January 21, 2021

Governor Shumlin wants Entergy to pay Vermont’s legal expenses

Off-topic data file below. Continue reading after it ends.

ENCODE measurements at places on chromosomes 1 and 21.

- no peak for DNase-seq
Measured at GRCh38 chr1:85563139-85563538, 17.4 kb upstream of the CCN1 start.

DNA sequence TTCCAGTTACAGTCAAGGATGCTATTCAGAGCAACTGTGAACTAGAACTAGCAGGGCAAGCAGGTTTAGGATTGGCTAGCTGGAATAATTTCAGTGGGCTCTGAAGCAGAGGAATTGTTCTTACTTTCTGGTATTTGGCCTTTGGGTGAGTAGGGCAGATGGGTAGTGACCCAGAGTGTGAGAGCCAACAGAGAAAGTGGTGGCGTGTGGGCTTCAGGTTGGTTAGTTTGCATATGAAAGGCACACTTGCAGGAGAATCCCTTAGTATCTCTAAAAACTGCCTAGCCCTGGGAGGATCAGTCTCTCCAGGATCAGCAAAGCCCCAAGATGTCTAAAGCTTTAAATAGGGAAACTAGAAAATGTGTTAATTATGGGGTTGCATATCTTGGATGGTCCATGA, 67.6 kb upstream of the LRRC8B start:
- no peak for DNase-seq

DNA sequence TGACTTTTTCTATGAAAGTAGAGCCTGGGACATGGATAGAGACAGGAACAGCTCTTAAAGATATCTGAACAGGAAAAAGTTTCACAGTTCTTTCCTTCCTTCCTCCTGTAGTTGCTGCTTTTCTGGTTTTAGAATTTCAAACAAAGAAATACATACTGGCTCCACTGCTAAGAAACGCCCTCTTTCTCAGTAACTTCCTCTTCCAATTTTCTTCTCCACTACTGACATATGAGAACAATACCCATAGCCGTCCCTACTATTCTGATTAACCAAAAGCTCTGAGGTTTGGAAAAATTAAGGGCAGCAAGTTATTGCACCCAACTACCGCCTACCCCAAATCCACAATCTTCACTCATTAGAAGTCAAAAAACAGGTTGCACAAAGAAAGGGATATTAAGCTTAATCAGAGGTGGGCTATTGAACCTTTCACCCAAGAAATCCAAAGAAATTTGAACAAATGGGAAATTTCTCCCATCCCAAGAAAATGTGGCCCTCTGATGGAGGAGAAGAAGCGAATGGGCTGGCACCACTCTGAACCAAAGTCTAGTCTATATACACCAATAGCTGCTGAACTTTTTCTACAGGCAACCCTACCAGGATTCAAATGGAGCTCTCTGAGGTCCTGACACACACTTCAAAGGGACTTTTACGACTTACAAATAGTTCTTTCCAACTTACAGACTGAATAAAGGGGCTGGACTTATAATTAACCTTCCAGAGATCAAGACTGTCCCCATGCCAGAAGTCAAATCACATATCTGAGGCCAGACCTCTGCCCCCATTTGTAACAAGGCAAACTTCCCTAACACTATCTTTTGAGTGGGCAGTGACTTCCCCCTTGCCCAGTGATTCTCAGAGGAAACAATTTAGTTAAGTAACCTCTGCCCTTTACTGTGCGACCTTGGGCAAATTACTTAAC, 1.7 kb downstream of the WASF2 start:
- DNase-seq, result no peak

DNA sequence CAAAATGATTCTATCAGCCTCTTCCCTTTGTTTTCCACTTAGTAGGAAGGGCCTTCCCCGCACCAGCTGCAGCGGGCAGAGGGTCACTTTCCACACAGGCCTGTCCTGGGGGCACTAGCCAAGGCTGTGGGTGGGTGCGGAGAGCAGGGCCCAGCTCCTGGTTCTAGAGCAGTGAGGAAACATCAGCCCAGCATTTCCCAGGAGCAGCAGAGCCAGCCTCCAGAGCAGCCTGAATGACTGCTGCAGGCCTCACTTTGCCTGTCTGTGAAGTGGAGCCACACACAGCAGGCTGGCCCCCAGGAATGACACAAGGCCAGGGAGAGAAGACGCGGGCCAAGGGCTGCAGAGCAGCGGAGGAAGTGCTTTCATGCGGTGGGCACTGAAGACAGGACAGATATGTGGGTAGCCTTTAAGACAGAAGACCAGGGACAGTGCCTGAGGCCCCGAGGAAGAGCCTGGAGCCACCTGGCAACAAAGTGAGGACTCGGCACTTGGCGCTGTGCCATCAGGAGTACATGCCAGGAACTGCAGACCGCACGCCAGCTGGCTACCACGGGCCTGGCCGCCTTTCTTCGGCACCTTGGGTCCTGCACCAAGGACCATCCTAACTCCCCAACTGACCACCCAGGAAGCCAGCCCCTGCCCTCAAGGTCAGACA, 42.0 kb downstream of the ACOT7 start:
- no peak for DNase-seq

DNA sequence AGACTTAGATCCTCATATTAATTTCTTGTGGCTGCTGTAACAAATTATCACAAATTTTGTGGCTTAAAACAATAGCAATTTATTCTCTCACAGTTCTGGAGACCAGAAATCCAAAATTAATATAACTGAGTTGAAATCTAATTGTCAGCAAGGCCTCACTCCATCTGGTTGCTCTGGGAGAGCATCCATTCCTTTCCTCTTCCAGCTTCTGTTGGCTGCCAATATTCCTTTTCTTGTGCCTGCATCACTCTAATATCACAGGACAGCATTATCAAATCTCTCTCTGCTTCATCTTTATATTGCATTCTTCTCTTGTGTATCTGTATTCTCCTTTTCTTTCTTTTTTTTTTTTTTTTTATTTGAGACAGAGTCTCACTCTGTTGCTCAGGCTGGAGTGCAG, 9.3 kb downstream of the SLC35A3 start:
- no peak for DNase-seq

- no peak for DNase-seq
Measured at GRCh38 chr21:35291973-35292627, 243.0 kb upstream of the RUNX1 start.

first_imgNorthstar Vermont Yankee,by Anne Galloway, www.vtdigger.org(link is external) April 30, 2011 The Shumlin administration wants Entergy Corp to pay for any legal expenses the state may incur as it defends itself against a lawsuit Entergy initiated against the state two weeks ago.That counterintuitive payment approach is called a ‘billback,’ according to a Department of Public Service official, who assured the Senate Finance Committee on Friday, such legal maneuvers are ‘an age-old tradition.’If the state, for example, was bringing a case in front of the Nuclear Regulatory Commission, it could charge Entergy for the cost of hiring experts and lawyers, according to Sarah Hofmann, deputy commissioner of the Department of Public Service. The ‘causer,’ or the entity that caused the need for a legal suit, is liable for the cost, she said.The ‘bill backs’ would be effective immediately if the Legislature adopts the new statutory language as part of H.56, the omnibus energy bill, which was unanimously voted out of committee on Friday. The bill will go to the floor of the Senate early next week.The change in statute would make Entergy Corp. liable for the state’s legal expenses, including responses to public records requests and the preparation of litigation in the case, which the corporation lodged against the state in U.S District Court in Burlington.Entergy alleges that the state went back on its word when the Legislature passed a law in 2006 requiring Entergy to obtain permission from lawmakers on a license extension for Vermont Yankee, which is, under a 2002 memorandum of understanding, set to shut down March 21, 2012. The Louisiana-based nuclear power company’s case is based on the question of pre-emption. Entergy argues in its complaint that the Nuclear Regulatory Commission, which approved a new license for the company in March, has pre-emptive authority over state law.Attorney General Bill Sorrell has said the suit could be protracted and potentially costly if it goes all the way to the U.S. Supreme Court. CORRECTED Just this week, Sorrell’s office may have lost a data mining case heard by the Supreme Court Justices. Cheryl Hanna, a legal expert and professorwith Vermont Law School, wrote in an opinion piece last week that sheanticipates if Vermont loses the case, in which it defended a new law regulating access to physician records, it will likely cost the state about $1 million.A court would rule on who would pay the damages in the Entergy lawsuit, Hofmann said. And the state, if it loses, could be responsible for not only its own legal costs, but also those of the plaintiff.Sen. Randy Brock, R-Grand Isle-Franklin, asked Hofmann: ‘Is it common that if someone sues us that they charge us legal fees for representing us in that lawsuit?’He put it another way: ‘If a state vehicle runs me over and I sue the state, the state requires me to pay for experts hired by the state to testify against me.’Hofmann replied that ‘It’s not unusual to see a bill back for the cost to the causer.’ At the end of the litigation, the federal judge decides who gets awards for attorneys’ fees and costs.The Vermont Attorney General’s office and Shumlin’s legal counsel Beth Robinson support the change in statute.‘We stand firmly behind the language,’ Robinson said. ‘We think it’s the right thing to do.’  Anne Galloway is editor of vtdigger.orglast_img read more